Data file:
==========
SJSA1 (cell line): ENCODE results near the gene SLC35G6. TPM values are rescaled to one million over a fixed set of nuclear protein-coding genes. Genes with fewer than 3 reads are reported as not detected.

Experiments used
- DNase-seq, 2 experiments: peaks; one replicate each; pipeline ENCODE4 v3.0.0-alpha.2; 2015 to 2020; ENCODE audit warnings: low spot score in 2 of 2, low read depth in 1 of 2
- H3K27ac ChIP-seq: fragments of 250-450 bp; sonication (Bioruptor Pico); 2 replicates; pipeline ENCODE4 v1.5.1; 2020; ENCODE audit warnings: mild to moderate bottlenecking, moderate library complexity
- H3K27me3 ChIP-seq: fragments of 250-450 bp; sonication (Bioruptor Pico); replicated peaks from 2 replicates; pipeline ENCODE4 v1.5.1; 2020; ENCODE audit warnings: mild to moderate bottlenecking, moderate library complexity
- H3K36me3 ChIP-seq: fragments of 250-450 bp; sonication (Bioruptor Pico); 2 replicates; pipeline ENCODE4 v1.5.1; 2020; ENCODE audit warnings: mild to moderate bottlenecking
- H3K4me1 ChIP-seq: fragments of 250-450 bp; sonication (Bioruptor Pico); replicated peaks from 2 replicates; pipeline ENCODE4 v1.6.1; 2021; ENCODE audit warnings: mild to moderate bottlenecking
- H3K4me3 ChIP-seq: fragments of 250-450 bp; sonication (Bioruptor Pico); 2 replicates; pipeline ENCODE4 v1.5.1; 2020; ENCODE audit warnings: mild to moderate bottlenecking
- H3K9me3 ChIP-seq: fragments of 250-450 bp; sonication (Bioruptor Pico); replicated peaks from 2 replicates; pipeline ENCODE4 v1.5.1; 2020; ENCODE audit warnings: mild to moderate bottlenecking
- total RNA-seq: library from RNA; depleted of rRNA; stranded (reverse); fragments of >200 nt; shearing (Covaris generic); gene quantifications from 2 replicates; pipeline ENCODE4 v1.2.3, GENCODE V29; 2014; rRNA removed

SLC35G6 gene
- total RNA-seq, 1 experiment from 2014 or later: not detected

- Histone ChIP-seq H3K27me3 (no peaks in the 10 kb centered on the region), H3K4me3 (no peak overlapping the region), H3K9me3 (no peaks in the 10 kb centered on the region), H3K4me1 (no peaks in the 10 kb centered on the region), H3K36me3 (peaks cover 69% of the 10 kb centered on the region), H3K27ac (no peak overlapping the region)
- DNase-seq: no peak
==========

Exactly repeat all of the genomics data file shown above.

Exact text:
SJSA1 (cell line): ENCODE results near the gene SLC35G6. TPM values are rescaled to one million over a fixed set of nuclear protein-coding genes. Genes with fewer than 3 reads are reported as not detected.

Experiments used
- DNase-seq, 2 experiments: peaks; one replicate each; pipeline ENCODE4 v3.0.0-alpha.2; 2015 to 2020; ENCODE audit warnings: low spot score in 2 of 2, low read depth in 1 of 2
- H3K27ac ChIP-seq: fragments of 250-450 bp; sonication (Bioruptor Pico); 2 replicates; pipeline ENCODE4 v1.5.1; 2020; ENCODE audit warnings: mild to moderate bottlenecking, moderate library complexity
- H3K27me3 ChIP-seq: fragments of 250-450 bp; sonication (Bioruptor Pico); replicated peaks from 2 replicates; pipeline ENCODE4 v1.5.1; 2020; ENCODE audit warnings: mild to moderate bottlenecking, moderate library complexity
- H3K36me3 ChIP-seq: fragments of 250-450 bp; sonication (Bioruptor Pico); 2 replicates; pipeline ENCODE4 v1.5.1; 2020; ENCODE audit warnings: mild to moderate bottlenecking
- H3K4me1 ChIP-seq: fragments of 250-450 bp; sonication (Bioruptor Pico); replicated peaks from 2 replicates; pipeline ENCODE4 v1.6.1; 2021; ENCODE audit warnings: mild to moderate bottlenecking
- H3K4me3 ChIP-seq: fragments of 250-450 bp; sonication (Bioruptor Pico); 2 replicates; pipeline ENCODE4 v1.5.1; 2020; ENCODE audit warnings: mild to moderate bottlenecking
- H3K9me3 ChIP-seq: fragments of 250-450 bp; sonication (Bioruptor Pico); replicated peaks from 2 replicates; pipeline ENCODE4 v1.5.1; 2020; ENCODE audit warnings: mild to moderate bottlenecking
- total RNA-seq: library from RNA; depleted of rRNA; stranded (reverse); fragments of >200 nt; shearing (Covaris generic); gene quantifications from 2 replicates; pipeline ENCODE4 v1.2.3, GENCODE V29; 2014; rRNA removed

SLC35G6 gene
- total RNA-seq, 1 experiment from 2014 or later: not detected

- Histone ChIP-seq H3K27me3 (no peaks in the 10 kb centered on the region), H3K4me3 (no peak overlapping the region), H3K9me3 (no peaks in the 10 kb centered on the region), H3K4me1 (no peaks in the 10 kb centered on the region), H3K36me3 (peaks cover 69% of the 10 kb centered on the region), H3K27ac (no peak overlapping the region)
- DNase-seq: no peak